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Unnecessary parking charges in Hampshire

PUBLISHED: 10:29 10 August 2015 | UPDATED: 10:29 10 August 2015

Getty Images/iStockphoto

Getty Images/iStockphoto

Archant

Ever paid a fine you thought you didn’t deserve? Alice Cooke looks in to the unnecessary charges being demanded the width and breadth of the county

Last month I was interested to read the story of Lesley Anderson in the local press. Lesley was charged £100 for parking outside a property on a residential estate. After a lengthy court battle she has now had the fine overturned. The estate in question was the St Mary’s Park development in Hartley Wintney.

She had received the £100 parking charge demand, issued by UKPC, for “parking briefly at night” in Damson Drive. But there was no visible warning that she should not have been parking there, and no indication in the street markings.

After UKPC refused to cancel the charge, Mrs Anderson appealed to Parking On Private Land Appeals (POPLA), the private land parking appeal tribunal, who eventually upheld her appeal and cancelled the charge. What a palaver for the poor woman.

But were you to be in the same position, would you be brave enough to fight it? Or would you assume that the authority in question must be in the right? Because they wouldn’t be trying to do you out of your hard-earned cash unduly, right?

Every year in Hampshire alone over £50,000 of fines (not just for parking) are paid unnecessarily. Have you been duped? How would you even know if you had? And isn’t it awful that there are people on our own doorsteps who are making a living out of other people’s confusion and/or trust in the establishment.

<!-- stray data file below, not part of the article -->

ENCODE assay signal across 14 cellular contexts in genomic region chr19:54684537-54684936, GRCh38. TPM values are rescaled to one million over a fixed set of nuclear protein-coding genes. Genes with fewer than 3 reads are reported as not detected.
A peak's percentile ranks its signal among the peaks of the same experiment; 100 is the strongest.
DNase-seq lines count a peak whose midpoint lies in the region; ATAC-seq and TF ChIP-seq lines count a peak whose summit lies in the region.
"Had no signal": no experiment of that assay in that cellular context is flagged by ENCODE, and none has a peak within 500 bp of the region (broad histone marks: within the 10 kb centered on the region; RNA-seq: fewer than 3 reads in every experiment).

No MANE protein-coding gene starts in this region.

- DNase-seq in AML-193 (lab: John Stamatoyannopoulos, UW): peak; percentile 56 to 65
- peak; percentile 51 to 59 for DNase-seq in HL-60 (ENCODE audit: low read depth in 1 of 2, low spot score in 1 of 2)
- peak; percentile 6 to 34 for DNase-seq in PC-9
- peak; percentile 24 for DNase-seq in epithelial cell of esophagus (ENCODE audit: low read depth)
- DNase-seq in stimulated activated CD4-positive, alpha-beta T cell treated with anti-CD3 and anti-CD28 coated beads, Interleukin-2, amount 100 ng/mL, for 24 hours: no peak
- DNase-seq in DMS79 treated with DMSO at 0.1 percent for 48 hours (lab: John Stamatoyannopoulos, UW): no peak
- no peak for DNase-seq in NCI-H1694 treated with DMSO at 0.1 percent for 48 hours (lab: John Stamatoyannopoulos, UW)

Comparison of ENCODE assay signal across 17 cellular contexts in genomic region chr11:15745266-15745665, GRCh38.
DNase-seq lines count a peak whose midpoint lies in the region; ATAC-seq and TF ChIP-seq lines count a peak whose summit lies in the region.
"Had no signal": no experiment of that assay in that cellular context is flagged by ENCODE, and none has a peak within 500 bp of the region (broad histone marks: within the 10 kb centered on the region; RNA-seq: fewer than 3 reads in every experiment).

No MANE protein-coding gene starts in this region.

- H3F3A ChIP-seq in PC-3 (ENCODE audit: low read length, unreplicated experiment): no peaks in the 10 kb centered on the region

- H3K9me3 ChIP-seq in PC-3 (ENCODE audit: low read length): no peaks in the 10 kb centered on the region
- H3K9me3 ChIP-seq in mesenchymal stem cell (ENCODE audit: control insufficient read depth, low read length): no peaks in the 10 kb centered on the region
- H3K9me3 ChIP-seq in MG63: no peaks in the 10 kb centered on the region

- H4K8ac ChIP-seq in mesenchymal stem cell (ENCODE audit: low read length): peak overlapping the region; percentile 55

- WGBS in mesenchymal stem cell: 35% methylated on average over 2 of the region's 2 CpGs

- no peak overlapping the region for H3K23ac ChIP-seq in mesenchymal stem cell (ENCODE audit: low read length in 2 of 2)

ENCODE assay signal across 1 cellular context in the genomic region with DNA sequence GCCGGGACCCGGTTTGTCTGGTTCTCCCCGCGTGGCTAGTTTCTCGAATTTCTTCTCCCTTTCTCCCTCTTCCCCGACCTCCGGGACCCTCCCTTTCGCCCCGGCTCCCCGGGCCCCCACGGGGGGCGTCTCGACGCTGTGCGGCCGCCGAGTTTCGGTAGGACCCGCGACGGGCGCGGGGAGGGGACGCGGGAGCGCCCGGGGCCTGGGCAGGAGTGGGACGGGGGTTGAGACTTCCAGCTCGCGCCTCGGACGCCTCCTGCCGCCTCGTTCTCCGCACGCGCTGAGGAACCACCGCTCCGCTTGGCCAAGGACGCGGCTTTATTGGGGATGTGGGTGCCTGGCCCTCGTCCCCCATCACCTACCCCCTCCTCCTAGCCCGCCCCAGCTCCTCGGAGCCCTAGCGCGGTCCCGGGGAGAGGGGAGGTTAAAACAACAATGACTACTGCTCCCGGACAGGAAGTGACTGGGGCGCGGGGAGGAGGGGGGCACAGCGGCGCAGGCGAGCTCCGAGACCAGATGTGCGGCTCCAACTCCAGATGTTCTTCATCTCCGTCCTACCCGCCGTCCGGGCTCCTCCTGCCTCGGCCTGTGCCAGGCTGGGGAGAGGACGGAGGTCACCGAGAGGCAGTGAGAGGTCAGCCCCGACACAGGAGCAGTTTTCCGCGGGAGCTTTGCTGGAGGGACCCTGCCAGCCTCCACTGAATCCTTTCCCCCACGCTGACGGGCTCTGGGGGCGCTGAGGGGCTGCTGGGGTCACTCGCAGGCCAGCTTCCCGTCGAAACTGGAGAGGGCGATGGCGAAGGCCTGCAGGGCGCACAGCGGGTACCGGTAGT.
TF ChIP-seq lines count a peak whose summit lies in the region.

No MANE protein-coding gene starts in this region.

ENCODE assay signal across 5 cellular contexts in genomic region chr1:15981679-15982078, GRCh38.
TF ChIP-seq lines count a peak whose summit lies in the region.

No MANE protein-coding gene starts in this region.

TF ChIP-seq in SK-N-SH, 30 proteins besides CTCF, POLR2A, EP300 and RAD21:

Fleet resident and parking campaigner Peter Ashford says that on examining the parking ticket, it is in fact “defective.” He visited St Mary’s Park, where Mrs Anderson’s parking incident occurred, and upon closer inspection identified not one but 13 “serious defects” in UKPC’s operation, “any one of which justified cancellation of its £100 demand”, he says.

But sadly this is not an isolated case. It is operations like this that hit the elderly and the vulnerable the hardest, but that is not to say they don’t hit those of us who consider ourselves to be (wrongly or rightly) fairly on the ball.

Mr Ashford said he was delighted to have helped Mrs Anderson, saying: “Lesley is rightly concerned about drivers being misled and conned at other new estates, which must be signed as private land at all entrances. I hope this case will prevent a repetition of this elsewhere.”

Sadly for every rogue parking enforcement, there is not always a Mr Ashford to step in and help. And in most cases I am not convinced that many would even realise that they’d been diddled. It doesn’t say much for the milk of human kindness really, but in the meantime I suggest that we all remain vigilant, both for ourselves and also our loved ones. We all work hard to earn a living, and we don’t deserve this kind of treatment. Unless you think that perhaps this is a due come-uppance for those who are mad enough not to question? Do get in touch and let me know what you think.

At the time of going to press (July issue), UKPC were unavailable for comment.

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